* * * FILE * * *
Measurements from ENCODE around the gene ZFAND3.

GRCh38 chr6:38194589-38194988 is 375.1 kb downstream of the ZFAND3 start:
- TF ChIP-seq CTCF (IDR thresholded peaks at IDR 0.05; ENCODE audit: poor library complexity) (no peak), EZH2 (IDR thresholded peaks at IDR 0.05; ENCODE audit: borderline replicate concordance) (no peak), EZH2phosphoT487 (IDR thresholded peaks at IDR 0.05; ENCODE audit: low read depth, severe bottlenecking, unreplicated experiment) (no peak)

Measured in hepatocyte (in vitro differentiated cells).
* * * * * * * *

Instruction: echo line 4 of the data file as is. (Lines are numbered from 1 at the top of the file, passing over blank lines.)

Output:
Measured in hepatocyte (in vitro differentiated cells).